This op-ed originally appeared in The Boston Pilot.
By Tom Birmingham
In a time when COVID-19 has created unprecedented challenges, Catholic schools like St. Joseph Preparatory High School in Brighton and Boston College High School have risen to the occasion and delivered consistent, high-quality education during the pandemic. Sadly, that hasn’t been true everywhere. With the resumption of traditional classes this fall appearing less likely every day, schools across Massachusetts should draw lessons from successes like St. Joseph Prep and B.C. High.
I’m proud to include my own alma mater on the list of Catholic schools that have stepped up during this time. Recently, Reading’s Austin Prep used the resumption of religious services as part of the Commonwealth’s reopening plan to provide the class of 2020 with an in-person graduation ceremony. The school celebrated both Mass and graduation at an event at which strict social distancing was enforced, masks worn, and surfaces were carefully sanitized.
After two parents tested positive for coronavirus in March, B.C. High closed, beginning on a Wednesday, to do a deep cleaning of the school. During the closure, Mayor Walsh shut down all schools in Boston. The following Monday, B.C. High was up and running with “B.C. High Connects,” remotely providing its students with connected learning.
Compare that to the experience in Worcester, the Commonwealth’s second largest school district. There, many students were unable to take part in online learning and had no direct contact with teachers for two months after the pandemic hit in March, due to lack of computers. The district didn’t begin distributing laptops to students who needed them until May. Now it is assessing the educational damage.
In two Pioneer Institute policy briefs this spring, digital learning icon Julie Young, CEO of ASU Prep Digital High School at Arizona State University who was previously the founding president and CEO of the Florida Virtual School, laid out five important steps for successful virtual education:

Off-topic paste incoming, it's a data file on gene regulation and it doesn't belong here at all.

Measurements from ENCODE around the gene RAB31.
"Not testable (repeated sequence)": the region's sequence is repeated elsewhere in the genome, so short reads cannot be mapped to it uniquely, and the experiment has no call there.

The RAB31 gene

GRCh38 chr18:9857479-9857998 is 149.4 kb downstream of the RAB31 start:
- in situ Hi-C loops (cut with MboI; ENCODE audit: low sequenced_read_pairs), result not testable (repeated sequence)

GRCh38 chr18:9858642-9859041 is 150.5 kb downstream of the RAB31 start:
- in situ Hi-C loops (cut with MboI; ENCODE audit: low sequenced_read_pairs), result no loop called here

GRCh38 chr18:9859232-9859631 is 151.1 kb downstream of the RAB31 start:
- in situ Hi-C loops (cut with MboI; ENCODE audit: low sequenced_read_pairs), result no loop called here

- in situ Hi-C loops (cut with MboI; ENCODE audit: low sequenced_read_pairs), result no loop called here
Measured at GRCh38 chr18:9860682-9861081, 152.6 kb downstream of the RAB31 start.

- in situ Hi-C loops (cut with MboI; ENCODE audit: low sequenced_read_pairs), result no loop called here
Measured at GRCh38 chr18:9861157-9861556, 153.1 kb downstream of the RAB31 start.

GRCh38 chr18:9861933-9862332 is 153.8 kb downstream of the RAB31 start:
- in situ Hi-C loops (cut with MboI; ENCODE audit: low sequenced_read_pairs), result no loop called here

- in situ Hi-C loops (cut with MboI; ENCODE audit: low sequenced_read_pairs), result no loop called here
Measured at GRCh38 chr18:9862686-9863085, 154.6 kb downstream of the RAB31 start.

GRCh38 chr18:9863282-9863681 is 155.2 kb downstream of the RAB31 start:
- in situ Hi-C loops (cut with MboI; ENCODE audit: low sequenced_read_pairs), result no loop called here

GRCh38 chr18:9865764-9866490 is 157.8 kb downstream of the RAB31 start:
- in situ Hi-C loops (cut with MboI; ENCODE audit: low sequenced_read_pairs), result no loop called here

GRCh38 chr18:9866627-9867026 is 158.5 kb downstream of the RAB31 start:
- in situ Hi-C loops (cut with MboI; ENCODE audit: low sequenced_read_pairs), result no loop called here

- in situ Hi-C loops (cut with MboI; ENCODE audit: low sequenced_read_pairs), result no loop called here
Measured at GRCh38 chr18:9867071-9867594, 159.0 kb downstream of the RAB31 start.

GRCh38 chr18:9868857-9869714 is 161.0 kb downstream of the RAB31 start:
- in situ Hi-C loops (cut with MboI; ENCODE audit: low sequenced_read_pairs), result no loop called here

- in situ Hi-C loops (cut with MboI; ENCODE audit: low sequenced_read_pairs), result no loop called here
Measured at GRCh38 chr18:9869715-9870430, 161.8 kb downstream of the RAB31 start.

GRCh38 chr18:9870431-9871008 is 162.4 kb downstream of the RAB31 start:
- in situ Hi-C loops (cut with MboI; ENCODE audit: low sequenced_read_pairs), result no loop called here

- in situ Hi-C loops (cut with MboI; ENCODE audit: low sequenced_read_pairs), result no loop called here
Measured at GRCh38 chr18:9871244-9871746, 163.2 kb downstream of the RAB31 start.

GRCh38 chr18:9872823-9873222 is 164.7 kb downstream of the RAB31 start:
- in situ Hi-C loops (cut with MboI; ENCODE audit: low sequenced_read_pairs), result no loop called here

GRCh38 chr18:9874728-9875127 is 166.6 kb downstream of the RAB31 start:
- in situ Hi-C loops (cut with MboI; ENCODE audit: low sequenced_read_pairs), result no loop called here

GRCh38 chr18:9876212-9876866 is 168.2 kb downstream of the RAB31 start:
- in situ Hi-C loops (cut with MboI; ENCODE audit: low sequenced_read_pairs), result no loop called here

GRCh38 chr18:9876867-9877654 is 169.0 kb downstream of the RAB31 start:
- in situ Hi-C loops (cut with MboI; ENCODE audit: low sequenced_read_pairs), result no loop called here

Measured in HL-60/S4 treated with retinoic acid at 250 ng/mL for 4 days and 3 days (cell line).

- Understand the level of devices and internet access families have
- Equip schools for virtual instruction
- Prepare teachers
- Serve most special needs students
- Establish daily schedules
St. Joseph Prep had a remote learning plan in place well before the school closings that included a schedule for class meetings via Zoom, assignments, advising, absence procedures and ways to hold students accountable. Additionally, the school engaged students by continuing to offer extracurricular activities remotely, such as clubs, a spring virtual theatre production, and a virtual science, technology, engineering, arts, and math showcase. Through careful planning and a focus on engagement, St. Joseph Prep saw well over 90 percent daily remote attendance throughout the spring.
B.C. High began working on a plan as soon as a Umass-Boston student tested positive for the virus in February. Drawing in part from St. Joseph Prep, it consisted of morning class meetings, followed by virtual teacher office hours in the afternoon. Critically, it also addressed provisions and accommodations for families without devices and/or internet access.
The school also has a robust professional development program for its faculty, which involved preparations for remote learning, such as teaching on Zoom.
Serving special needs students requires highly specialized approaches, but Julie Young’s experience has been that all but the most severe can have their needs met remotely.
Austin Prep’s Latin motto is “Tolle Lege” — “Take Up and Read!” Although reading and learning have looked different during COVID-19 than at any other time, I’m gratified that my alma mater and other Catholic schools have been equal to the moment and have continued educating students during these trying times.
With the fall semester looking so uncertain, the challenge is for public and private schools from across Massachusetts to learn from these successful Catholic schools and the steps laid out by online education experts as a roadmap to provide all their students with the education they deserve.
Tom Birmingham is a former Massachusetts State Senate President and a Distinguished Senior Fellow in Education at Pioneer Institute.